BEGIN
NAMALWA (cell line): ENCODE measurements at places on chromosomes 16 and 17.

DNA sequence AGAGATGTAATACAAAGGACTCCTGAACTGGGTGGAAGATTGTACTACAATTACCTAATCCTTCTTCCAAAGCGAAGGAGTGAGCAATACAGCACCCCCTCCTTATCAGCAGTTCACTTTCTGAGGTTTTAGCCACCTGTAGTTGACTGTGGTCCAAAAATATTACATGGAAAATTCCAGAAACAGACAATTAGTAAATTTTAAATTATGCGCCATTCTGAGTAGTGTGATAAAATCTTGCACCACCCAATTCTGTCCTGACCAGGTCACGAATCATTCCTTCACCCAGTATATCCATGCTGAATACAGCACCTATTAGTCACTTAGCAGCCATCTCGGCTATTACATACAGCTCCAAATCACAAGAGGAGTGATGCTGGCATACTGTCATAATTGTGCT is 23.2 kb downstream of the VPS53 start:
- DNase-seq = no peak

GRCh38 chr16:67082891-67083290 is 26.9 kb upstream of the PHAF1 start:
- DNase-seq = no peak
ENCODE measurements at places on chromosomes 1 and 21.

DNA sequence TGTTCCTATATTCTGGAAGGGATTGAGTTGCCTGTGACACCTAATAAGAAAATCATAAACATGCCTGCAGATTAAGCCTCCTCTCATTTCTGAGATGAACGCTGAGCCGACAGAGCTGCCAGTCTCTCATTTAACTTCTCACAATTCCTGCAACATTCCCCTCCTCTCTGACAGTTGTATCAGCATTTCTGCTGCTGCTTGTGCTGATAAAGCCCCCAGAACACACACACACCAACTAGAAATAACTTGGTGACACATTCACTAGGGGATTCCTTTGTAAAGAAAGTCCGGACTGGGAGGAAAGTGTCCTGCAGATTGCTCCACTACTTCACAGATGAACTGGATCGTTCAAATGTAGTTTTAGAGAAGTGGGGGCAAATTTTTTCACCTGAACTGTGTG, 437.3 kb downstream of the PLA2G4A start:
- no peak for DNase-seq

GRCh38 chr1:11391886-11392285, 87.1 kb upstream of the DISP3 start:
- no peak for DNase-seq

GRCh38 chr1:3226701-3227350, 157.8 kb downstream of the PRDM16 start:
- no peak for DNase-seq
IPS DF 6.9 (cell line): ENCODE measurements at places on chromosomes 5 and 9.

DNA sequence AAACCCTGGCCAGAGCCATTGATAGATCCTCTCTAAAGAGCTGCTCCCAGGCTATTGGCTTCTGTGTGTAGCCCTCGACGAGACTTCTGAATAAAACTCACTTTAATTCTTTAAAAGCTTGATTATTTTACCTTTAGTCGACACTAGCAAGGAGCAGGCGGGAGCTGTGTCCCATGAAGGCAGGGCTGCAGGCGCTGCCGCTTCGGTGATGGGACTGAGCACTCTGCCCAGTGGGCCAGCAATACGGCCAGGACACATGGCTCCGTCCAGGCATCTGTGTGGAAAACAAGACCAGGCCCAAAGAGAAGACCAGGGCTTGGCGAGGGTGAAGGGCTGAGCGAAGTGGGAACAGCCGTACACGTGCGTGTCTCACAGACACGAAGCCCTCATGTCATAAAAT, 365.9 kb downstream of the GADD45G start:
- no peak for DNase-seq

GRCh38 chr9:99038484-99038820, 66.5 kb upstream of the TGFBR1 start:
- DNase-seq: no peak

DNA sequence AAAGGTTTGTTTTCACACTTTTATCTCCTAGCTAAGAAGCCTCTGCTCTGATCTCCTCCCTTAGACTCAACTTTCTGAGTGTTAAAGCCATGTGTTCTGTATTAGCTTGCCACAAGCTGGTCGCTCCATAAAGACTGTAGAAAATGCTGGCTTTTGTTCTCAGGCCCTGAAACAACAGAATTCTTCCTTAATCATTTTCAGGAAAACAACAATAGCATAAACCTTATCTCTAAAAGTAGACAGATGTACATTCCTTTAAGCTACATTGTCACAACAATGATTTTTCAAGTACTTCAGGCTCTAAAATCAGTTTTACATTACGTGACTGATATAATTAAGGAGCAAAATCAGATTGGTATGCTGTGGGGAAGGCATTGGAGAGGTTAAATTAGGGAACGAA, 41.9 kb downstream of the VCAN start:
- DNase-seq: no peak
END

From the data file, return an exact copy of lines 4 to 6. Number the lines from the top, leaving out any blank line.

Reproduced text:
GRCh38 chr16:67082891-67083290 is 26.9 kb upstream of the PHAF1 start:
- DNase-seq = no peak
ENCODE measurements at places on chromosomes 1 and 21.